Although retailers pinned their hopes on the all-important Christmas shopping season, many are missing out on maximizing their online profits. PHOTO: Knowledge@Emory

As the U.S. economy struggles with constrained consumer spending and unemployment that continues to hover near 10 percent, many merchants are shifting more resources to online sales, which can offer significant savings by wiping out costly overhead associated with brick-and-mortar locations.

Indeed, retailers are no doubt uplifted by the online sales numbers registered on Black Friday — the start of the Thanksgiving-to-New Year’s period in which retailers typically earn most of their money — which rose 9 percent over 2009 to $648 million, making it the heaviest online spending day of 2010, according to comScore, a digital business analytics firm based in Reston, VA.In contrast, brick-and-mortar store sales rose only 0.3 percent over 2009, according to ShopperTrak, a Chicago-based company that providesinformation and analysis of the movement of shoppers in retail environments.

Although retailers pinned their hopes on the all-important Christmas shopping season, many are missing out on maximizing their online profits because they don’t understand the link between privacy concerns and cybershopping, according to Ramnath K. Chellappa, an associate professor of information systems & operations management at Emory University’s Goizueta Business School.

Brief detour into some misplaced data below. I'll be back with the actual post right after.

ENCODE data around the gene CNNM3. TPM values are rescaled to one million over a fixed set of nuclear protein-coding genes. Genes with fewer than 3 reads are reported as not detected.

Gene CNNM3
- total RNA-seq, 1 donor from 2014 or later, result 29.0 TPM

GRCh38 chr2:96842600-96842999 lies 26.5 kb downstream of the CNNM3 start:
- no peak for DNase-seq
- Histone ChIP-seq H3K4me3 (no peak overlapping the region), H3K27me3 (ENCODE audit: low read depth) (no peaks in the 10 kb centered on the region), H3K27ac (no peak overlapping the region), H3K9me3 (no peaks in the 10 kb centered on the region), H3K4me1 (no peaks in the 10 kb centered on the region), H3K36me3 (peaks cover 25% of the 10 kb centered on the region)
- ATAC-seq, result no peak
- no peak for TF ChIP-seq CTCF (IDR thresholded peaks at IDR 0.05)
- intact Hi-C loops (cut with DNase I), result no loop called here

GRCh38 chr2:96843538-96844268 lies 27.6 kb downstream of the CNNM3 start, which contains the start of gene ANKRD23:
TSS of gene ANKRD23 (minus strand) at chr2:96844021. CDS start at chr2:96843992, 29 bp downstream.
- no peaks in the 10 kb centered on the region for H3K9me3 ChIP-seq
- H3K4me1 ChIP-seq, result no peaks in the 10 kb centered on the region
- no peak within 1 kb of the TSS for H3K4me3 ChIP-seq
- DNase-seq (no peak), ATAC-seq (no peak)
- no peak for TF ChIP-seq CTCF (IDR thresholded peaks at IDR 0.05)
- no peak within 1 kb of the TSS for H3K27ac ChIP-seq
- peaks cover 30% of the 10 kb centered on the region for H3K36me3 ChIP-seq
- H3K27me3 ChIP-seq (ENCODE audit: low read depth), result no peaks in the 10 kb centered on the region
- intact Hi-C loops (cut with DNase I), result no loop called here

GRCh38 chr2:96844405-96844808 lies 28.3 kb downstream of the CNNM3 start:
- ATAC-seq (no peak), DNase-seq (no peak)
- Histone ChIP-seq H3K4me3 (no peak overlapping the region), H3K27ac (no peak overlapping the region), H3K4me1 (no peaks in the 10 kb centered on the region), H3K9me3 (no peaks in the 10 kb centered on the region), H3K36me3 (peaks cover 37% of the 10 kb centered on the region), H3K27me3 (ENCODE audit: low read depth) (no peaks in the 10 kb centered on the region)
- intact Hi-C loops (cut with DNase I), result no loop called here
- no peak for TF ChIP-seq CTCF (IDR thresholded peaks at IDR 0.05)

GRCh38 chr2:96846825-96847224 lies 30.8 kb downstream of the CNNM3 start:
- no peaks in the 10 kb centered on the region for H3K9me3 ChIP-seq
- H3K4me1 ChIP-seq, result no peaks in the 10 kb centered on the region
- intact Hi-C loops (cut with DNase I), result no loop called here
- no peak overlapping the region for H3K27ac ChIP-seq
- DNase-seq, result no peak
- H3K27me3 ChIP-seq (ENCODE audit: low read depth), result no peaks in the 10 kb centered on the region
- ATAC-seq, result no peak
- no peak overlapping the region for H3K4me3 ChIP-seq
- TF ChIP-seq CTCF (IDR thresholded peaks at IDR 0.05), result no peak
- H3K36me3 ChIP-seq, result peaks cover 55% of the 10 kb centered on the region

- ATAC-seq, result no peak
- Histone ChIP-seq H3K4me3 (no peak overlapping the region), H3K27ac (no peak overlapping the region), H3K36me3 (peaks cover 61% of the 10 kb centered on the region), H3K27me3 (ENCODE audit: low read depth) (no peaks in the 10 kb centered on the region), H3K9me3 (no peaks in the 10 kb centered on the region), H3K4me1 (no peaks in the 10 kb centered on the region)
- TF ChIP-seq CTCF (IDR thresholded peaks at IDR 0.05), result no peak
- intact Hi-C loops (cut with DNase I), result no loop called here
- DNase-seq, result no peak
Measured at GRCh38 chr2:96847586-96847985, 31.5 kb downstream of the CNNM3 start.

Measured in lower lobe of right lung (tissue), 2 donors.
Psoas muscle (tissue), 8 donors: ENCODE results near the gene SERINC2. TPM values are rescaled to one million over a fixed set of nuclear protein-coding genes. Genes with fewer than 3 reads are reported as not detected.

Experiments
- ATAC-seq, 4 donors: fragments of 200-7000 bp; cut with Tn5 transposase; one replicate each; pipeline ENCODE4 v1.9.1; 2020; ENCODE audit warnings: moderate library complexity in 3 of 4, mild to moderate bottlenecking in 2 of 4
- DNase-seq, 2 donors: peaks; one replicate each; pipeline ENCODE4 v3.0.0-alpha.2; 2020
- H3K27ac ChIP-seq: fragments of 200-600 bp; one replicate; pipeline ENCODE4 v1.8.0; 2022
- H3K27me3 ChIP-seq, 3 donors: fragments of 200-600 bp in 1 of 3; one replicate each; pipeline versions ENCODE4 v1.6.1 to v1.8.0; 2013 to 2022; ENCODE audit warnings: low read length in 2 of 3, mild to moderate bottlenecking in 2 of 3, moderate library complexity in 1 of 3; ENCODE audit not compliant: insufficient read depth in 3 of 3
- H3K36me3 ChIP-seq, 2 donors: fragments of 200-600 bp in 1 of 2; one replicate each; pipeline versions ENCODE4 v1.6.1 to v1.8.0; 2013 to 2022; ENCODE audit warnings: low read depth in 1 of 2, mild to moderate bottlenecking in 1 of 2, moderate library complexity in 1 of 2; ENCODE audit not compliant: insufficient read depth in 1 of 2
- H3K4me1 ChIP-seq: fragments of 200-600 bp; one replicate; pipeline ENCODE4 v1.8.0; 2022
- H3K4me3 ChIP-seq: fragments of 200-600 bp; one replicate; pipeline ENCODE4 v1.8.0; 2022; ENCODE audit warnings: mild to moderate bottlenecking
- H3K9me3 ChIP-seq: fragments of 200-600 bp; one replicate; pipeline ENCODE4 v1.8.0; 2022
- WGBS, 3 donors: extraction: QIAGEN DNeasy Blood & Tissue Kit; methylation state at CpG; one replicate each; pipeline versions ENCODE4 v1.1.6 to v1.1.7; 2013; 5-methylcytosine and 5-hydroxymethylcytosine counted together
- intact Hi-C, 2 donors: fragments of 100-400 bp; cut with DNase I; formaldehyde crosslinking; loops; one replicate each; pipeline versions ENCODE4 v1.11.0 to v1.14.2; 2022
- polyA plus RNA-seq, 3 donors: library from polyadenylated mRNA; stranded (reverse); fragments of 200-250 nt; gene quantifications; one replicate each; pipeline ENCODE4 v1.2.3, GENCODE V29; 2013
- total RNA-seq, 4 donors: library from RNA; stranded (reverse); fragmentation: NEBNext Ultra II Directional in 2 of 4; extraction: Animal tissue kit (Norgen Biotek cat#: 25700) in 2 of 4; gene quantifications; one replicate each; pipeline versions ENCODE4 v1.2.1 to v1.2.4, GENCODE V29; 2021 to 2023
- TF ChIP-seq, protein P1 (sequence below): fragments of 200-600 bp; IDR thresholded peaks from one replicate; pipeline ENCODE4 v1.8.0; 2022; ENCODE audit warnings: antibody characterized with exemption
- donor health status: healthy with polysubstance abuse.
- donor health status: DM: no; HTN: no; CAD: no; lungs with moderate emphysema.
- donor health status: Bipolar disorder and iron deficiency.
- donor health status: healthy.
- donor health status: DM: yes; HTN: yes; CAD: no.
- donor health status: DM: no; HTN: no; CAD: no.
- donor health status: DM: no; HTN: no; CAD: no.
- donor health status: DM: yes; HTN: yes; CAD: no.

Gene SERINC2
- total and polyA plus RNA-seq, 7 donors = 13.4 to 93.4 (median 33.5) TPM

“Today, many retailers and other providers use Web browser technologies to capture user Web surfing and other data to provide various personalized services,” notes Chellappa, who co-authored a paper with Shivendu Shivendu at the University of California, Irvine’s Paul Merage School of Business, titled “Mechanism Design for ‘Free’ but ‘No Free Disposal’ Services: The Economics of Personalization Under Privacy Concerns.”

“Generally, these personalization technologies and the services that accompany them are available free of charge because the vendor’s profit motive is based on exploiting consumers’ preference information acquired during the usage of these services,” he says. “On the flip side, consumers make a trade-off between the conveniences these ‘free’ personalization services offer and the breach of privacy that results in sharing the personal and preference information required to use these services.”

For the most part, he adds, online vendors have been focused on getting consumers to share information, but privacy concerns are fueling some hesitation on the part of the general public.

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EDITOR’S NOTE: This post originally appeared here, on the Knowledge@Emory site. The next edition of K@E is scheduled for release in mid-January. Click here to subscribe.